The logical part of me understands why we ultimately hesitated and didn’t try to find him. Heroin addiction doesn’t just affect the individual, it also inevitably affects everyone in the vicinity without preamble and without discretion, and multiple people in his life, including ourselves, had unfortunately been collateral victims to his disease in a myriad of ways throughout the years…emotionally…mentally…financially…the fact that we never quite knew whether my brother was caught up with dangerous individuals. Combined with the fact that he clearly didn’t want to be found, everything led to us deciding to leave him be, despite how painful it was throughout the years.
After all, when does it become time to stop trying to fix an adult individual and give them the space and time needed to work through things on their own?
I can beat all of the aforementioned, sensible reasons into my brain as much as I want but at the end of the day, why didn’t we just do it? Despite my career, I believe in the concept of intuition and I can’t help but feel guilty at the “what if?”
I wish I had just done it. Life is too short.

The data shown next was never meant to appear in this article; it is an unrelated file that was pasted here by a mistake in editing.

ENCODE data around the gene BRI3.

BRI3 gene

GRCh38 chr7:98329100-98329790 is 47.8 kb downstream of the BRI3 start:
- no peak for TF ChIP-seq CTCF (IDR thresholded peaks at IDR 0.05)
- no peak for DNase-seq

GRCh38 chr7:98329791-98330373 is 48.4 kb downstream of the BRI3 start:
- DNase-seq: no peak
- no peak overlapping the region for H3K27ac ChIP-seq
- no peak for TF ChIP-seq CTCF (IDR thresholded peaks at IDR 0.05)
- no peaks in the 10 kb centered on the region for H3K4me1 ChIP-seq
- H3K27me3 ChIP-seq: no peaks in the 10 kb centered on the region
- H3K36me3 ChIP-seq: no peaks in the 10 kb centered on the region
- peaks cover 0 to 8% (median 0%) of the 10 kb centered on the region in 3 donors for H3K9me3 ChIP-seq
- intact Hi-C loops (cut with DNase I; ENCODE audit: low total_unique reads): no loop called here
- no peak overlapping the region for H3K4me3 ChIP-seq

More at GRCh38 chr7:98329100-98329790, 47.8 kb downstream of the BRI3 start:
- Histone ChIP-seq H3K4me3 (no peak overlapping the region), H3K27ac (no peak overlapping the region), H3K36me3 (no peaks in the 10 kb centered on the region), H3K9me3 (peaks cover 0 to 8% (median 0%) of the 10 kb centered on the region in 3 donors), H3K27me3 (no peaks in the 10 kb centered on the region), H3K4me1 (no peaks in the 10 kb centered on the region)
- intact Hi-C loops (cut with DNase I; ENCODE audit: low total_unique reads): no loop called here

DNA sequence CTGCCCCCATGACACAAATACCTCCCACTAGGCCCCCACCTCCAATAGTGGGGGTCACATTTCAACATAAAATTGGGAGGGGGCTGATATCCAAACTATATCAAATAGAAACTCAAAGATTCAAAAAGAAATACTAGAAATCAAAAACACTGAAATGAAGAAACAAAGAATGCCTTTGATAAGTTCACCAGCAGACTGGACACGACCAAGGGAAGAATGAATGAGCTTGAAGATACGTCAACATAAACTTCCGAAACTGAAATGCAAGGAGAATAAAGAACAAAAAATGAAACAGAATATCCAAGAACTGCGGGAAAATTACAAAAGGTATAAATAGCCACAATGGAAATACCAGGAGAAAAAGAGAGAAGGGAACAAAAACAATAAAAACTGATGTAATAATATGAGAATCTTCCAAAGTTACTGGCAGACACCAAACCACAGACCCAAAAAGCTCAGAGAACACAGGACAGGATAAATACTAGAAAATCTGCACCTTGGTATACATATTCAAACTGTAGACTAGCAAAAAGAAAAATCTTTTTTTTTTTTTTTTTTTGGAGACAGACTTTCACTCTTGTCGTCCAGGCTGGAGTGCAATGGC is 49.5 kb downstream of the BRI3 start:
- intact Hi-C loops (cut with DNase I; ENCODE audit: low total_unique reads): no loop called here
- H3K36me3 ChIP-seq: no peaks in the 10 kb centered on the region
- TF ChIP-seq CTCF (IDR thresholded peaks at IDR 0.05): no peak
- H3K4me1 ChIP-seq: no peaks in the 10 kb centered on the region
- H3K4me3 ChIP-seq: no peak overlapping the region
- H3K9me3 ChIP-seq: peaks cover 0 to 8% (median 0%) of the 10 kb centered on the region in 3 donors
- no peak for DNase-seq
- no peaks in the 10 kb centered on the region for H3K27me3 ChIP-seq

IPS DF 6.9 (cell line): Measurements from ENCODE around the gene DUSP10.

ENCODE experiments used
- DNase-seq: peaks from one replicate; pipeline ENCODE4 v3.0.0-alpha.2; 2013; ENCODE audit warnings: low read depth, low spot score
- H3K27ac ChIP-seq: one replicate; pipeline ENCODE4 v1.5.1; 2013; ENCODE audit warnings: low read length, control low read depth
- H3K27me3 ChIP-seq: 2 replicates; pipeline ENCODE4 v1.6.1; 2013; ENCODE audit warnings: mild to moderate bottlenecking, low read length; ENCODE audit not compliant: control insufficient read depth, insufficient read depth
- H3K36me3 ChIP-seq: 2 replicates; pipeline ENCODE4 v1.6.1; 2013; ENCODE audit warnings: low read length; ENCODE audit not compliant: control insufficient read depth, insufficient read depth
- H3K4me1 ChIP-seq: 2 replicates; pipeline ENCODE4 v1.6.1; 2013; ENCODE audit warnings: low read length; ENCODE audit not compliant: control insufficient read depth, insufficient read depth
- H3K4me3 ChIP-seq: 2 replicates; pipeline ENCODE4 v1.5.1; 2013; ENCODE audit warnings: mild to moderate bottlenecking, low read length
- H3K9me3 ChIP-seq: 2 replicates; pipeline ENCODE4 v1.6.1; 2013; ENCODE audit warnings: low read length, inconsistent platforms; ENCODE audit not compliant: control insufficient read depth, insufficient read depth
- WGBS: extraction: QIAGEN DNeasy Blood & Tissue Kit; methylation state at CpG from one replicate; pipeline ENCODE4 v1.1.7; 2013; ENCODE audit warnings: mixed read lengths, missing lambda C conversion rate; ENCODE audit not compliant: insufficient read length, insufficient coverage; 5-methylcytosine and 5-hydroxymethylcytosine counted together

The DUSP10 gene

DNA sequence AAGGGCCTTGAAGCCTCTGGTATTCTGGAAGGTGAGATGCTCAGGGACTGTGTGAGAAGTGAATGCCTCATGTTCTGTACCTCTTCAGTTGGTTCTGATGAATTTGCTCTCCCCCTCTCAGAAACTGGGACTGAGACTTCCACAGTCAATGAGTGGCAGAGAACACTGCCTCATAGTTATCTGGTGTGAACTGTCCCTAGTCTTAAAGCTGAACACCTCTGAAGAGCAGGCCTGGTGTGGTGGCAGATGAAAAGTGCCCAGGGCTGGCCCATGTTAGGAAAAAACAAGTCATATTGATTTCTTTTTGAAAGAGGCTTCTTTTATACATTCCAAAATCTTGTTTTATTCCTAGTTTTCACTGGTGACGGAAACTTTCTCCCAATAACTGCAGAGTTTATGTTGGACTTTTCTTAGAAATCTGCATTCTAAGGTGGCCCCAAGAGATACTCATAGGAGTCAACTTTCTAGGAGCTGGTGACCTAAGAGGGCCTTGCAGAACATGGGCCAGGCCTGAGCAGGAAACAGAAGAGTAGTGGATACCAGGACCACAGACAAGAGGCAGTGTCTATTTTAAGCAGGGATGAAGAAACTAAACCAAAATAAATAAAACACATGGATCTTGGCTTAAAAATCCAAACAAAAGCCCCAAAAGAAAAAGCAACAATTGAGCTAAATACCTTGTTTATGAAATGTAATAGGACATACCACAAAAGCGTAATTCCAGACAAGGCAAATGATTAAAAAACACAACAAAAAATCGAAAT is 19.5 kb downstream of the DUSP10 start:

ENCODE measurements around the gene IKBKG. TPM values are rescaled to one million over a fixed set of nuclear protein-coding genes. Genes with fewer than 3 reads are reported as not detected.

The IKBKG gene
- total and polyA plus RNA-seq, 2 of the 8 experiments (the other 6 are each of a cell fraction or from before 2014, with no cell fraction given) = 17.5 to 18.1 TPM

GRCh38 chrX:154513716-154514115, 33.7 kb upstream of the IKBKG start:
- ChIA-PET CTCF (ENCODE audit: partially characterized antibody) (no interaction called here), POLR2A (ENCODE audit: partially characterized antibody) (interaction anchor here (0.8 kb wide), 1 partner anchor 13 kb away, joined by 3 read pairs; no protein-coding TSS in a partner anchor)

I hope he knew how much we loved (and still love) him.
My brother died on January 21, 2020. We had his funeral service just over two weeks later on February 5, 2020.
After the shock and numbness of the first few days wore off, I strangely felt relatively okay. However, after gaining more of a self-awareness and understanding of myself and my coping mechanisms in the past few years, I knew that my “I’m fine now” was inevitably going to abruptly transition into “I’m absolutely not fine now.”
About a week after his death was when that transition happened, and each day after was a struggle until I arrived home the day before the funeral, hugged my mom, and immediately started crying. And finally seeing mine and my brother’s dad was another step in truly fathoming that my brother was gone.